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Help with rough sawn lumber

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Forum topic by Dennis Fletcher posted 1651 days ago 2598 views 0 times favorited 9 replies Add to Favorites Watch
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Dennis Fletcher

455 posts in 1658 days


1651 days ago

Topic tags/keywords: oak cedar mahogany willow basswood cherry maple pine walnut finishing refurbishing sanding question arts and crafts rustic shaker traditional

Hello, this is my first real post, other than my workshop.

There is a small sawmill near me that I have built a relationship with recently. They can give me rough cut at a great price, allowing me to have some material around, waiting for my next project.

My question is this, how long must I let this stuff sit and cure before I can use it in things like furniture and boxes?

-- http://www.ahomespecialist.net, Making design and application one. †


9 replies so far

View Tim Dahn's profile

Tim Dahn

1462 posts in 2168 days


#1 posted 1651 days ago

Check out this link: http://www.fpl.fs.fed.us/documnts/fplgtr/fplgtr117.pdf
But rough estimate, 1 year per inch of thickness.

-- Good judgement comes from experience and experience comes from poor judgement.

View rhett's profile

rhett

697 posts in 2270 days


#2 posted 1651 days ago

Depends on the wood species and the thickness of cut. If this is looking like it may be your main source for hardwood, invest in a moisture meter. If you have space a solar kiln is cheap to constuct and can dry wood fairly quick with little energy. Without some sort of drying method, you are looking at years for wood to be seasoned.

-- http://planeandsimpleblog.wordpress.com/

View PaulfromVictor's profile

PaulfromVictor

220 posts in 1949 days


#3 posted 1651 days ago

Has the wood been kiln dried?

View douglbe's profile

douglbe

357 posts in 2564 days


#4 posted 1651 days ago

As Timbo’s response, roughly 1 year per inch of thickness. I can only speak of here in the mid-west, use a good open space, out of direct sun light, and if possible keep air movement through the stickered pile. Species will make a difference, maple air dries slowly. As suggested above invest in a moisture meter. Air drying will only get you to 10 – 14 percent moister and you have to be careful with what projects you use it for. I generally stick to small projects with air dried lumber. Kiln dried will get you 6-8 percent. I would suggest kiln dried for furniture. There are a couple of lumberyards in my area that dry lumber for $.35 and $.40 a bd/ft, I think a pretty good price.

-- Doug, Reed City, Michigan

View closetguy's profile

closetguy

744 posts in 2495 days


#5 posted 1651 days ago

Air drying lumber here on the East coast can take years because of our humidity levels, and like douglbe pointed out, it may never get down to an acceptable moisture content.

-- I don't make mistakes, only design changes....www.dgmwoodworks.com

View GMman's profile

GMman

3902 posts in 2301 days


#6 posted 1650 days ago

Even with kilm dried I use my moisture meter, in a pile of lumber you can pick up a few boards that have picked up moisture.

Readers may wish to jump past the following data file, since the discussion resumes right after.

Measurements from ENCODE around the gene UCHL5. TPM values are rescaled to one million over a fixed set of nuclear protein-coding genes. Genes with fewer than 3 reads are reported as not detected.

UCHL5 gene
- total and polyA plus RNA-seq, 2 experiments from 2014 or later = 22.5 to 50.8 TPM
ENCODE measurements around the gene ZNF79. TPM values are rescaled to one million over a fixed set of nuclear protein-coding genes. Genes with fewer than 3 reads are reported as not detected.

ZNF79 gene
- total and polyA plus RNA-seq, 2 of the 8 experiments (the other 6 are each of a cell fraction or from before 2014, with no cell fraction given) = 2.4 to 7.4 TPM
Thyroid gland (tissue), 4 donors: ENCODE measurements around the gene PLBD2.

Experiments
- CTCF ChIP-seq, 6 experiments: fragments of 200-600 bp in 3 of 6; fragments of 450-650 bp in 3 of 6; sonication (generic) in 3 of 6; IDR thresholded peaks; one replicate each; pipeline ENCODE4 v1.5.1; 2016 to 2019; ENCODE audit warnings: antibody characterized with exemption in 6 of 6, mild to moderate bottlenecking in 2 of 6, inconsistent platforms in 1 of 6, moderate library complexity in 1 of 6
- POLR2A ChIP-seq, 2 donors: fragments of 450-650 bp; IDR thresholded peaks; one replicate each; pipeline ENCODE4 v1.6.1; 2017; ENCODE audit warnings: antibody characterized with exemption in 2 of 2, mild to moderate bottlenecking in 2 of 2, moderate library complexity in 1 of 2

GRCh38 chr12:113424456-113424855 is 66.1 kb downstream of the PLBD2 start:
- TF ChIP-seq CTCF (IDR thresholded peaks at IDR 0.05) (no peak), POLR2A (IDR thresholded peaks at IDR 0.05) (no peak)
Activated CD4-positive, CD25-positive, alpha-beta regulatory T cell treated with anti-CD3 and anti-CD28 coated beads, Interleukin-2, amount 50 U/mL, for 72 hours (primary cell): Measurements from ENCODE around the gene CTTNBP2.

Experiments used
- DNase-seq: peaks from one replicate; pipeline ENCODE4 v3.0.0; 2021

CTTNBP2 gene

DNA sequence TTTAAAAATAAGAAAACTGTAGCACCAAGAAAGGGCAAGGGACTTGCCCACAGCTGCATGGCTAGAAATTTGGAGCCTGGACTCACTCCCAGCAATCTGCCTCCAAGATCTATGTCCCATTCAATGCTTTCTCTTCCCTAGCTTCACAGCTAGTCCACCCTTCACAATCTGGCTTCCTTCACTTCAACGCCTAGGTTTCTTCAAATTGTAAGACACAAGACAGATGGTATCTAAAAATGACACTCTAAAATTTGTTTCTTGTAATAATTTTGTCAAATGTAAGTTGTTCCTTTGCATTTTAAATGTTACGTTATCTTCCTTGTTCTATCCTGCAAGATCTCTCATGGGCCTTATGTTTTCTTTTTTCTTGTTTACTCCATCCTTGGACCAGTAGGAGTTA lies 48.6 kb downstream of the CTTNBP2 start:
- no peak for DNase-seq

View hunter71's profile

hunter71

1962 posts in 1790 days


#7 posted 1648 days ago

I use saw mill lumber almost exclusively. One thing the mill is only a mile from my shop and 4PM it is a gathering place for all sorts of people. Second is the price and quality. Building supply companies around here do not handle much outside building materials and what they have in specialized lumber is quite expensive. I am lucky to have a large barn I use to store my lumber in. Keeping it filled up for future projects. Drying in a barn is much better than outside under cover. The 1”-per/year rule is a broad based rule. Only a moisture meter will give you an exact reading. Here on the mountain in NE Alabama 1” cheery cut in the early winter can usually be used by late summer.

-- A childs smile is payment enough.

View Julian's profile

Julian

880 posts in 2129 days


#8 posted 1648 days ago

I use small mill lumber almost exclusively also. I built a small solar kiln to get my lumber to the correct MC to work with because of the wide variance in moisture that air dried lumber has. I dried a load of american elm during a cold midwest winter last year and it only took a few months to dry the 4/4.

-- Julian, Park Forest, IL

View bandman's profile

bandman

79 posts in 1993 days


#9 posted 1646 days ago

I’d suggest talking with the sawyer and finding out when the material you purchased was sawn as a starting point. Depending on when the board was milled and how it was stored will give a good initial crack at how
long the lumber has been air drying. I typically air dry the materal as much as possible, and then take it down to 6-8 percent in a dehumidification kiln. Typical hardwood sawn on my mill can vary from 25 percent to 40 percent mc depending on conditions. Once the material reaches an air dry state at around 17-19 percent
lumber the material can be taken into a heated environment and it will continue to dry out over a period
of 2-4 weeks during the winter heating season. If its a larger quantity of material, there are numerous small
mill and kiln operations that will dry the wood for you at a relatively low cost. Solar kilns are another great
and inexpensive way to dry material, they typically take some time but produce exteremly well dry and stable material. Investing or borrowing a moisture meter is the best way to be sure of where you’re at throughout
the drying process.

-- Phil

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